2000 pages and Pronto! Budget markers are under pressure



“It’s like watching a kindergarten class during arts and crafts,” said Zach Moller, director of economic policy for the centrist think tank Third Way and former aide to the Senate Budget Committee. “Suddenly someone spills the dough, and you have to go clean it up. And while you turn your back, someone is pulling someone else’s hair. It’s so much harder to be the adult in the room with something like that.

Economists in the budget office often have to exercise judgment on issues that can be difficult to predict. Douglas Holtz-Eakin, who was CBO director from 2003 to 2005, recalled his efforts to calculate the expected costs of an insurance program against terrorism following the September 11 attacks. The job was to estimate the frequency and magnitude of terrorist attacks in the years to come.

“You don’t want to know how many times I’ve just rolled the dice on that one,” he said. But Mr. Holtz-Eakin, now president of the American Action Forum, stressed that the budget office would not serve Congress well if it cut corners or guessed at policies where it could make hard estimates.

Sometimes the office works hard to understand the effects of a whole new policy and later finds that it was wrong. During the Affordable Care Act debate, the office felt that the law’s individual mandate to obtain health insurance would have a major effect on the number of Americans covered by the law. In 2018, he acknowledged that years of experience had shown that the impact of the provision had been considerably weaker.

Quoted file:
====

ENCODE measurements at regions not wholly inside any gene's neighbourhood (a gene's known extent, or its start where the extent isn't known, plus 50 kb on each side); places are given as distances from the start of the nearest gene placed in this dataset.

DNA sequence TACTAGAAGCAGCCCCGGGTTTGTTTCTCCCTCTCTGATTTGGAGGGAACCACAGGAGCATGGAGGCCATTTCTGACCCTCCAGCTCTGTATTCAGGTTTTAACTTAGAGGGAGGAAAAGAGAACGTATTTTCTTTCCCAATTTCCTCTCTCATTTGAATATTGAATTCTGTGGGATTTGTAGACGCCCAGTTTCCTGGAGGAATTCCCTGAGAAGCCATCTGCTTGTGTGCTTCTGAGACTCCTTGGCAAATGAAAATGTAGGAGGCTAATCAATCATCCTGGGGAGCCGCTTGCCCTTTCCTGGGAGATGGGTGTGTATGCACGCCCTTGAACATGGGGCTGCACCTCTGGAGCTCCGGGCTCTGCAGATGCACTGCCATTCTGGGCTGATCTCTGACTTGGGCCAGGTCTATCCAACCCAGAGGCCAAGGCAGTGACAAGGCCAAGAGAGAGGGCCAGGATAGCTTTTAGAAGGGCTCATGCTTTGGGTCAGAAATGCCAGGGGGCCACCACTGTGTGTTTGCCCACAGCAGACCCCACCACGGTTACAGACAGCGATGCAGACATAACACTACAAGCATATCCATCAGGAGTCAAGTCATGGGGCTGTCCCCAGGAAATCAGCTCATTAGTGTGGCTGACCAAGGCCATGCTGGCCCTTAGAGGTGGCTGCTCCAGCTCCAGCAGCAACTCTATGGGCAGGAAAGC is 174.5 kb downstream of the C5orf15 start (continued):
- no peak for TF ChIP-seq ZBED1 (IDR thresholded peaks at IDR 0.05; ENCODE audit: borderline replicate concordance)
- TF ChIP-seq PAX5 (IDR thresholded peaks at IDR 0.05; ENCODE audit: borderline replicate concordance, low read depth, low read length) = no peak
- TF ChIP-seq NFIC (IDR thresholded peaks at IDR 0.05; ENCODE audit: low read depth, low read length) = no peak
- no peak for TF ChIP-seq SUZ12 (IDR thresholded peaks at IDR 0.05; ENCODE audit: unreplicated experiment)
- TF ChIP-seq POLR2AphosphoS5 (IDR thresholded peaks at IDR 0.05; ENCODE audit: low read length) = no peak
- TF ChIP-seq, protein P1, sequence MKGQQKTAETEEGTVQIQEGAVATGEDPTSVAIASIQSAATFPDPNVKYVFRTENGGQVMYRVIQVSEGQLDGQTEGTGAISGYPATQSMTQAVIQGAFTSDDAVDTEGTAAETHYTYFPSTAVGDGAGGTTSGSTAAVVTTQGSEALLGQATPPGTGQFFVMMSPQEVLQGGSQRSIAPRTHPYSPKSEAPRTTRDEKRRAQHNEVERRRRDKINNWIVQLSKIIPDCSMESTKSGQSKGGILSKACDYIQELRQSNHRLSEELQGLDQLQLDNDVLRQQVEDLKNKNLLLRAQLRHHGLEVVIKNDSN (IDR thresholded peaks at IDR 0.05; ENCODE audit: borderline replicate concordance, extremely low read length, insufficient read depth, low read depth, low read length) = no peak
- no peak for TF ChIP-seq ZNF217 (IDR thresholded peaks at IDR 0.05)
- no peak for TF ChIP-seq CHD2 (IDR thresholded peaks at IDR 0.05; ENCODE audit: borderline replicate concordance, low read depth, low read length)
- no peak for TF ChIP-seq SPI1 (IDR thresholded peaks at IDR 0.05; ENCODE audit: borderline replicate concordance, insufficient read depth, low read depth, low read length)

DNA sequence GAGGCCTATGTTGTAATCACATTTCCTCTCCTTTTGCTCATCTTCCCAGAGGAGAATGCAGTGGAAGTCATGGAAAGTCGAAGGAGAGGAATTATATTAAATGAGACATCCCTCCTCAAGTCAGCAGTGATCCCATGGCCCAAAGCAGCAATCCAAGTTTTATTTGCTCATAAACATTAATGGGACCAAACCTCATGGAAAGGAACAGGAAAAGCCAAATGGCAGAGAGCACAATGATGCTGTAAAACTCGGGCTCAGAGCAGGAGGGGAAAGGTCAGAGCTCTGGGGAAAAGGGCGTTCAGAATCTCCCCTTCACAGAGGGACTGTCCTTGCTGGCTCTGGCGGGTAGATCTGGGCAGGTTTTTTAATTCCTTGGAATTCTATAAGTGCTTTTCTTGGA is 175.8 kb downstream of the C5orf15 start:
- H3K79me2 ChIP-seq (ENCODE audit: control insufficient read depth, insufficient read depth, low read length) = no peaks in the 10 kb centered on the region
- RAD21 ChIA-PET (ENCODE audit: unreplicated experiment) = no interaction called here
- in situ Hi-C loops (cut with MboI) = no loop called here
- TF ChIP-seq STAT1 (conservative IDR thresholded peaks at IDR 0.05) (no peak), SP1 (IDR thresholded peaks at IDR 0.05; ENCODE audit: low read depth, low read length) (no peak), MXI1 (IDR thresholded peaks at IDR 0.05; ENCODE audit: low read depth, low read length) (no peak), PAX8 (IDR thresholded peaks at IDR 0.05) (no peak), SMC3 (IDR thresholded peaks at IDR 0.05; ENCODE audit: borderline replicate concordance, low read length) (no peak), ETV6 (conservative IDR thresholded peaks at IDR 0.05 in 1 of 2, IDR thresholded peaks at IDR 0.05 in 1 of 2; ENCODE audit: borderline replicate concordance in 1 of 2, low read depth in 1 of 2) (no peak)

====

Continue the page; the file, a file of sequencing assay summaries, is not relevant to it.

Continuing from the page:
Changes in health care are often particularly slow to calculate. The budget office has built a computer model that assesses the effects of public policy on health insurance rates and spending. The sophistication of this model is valuable, but its weight means the program often takes a day to run, before analysts spend weeks evaluating its output and interpreting the results, Hall said. He recalls explaining this process to frustrated Republican lawmakers during their efforts to repeal and replace the Affordable Care Act in 2017.

The latest round of changes to the social spending program concerned the regulation of prescription drug prices, a policy that could impact cost estimates for many related health programs.

When Republicans attempted to partially repeal the Affordable Care Act in 2017, the budget office came under fire for politically damaging estimates. But several CBO directors have said congressional angst is usually about the perceived slowness of the CBO process, not the fairness of its estimates.


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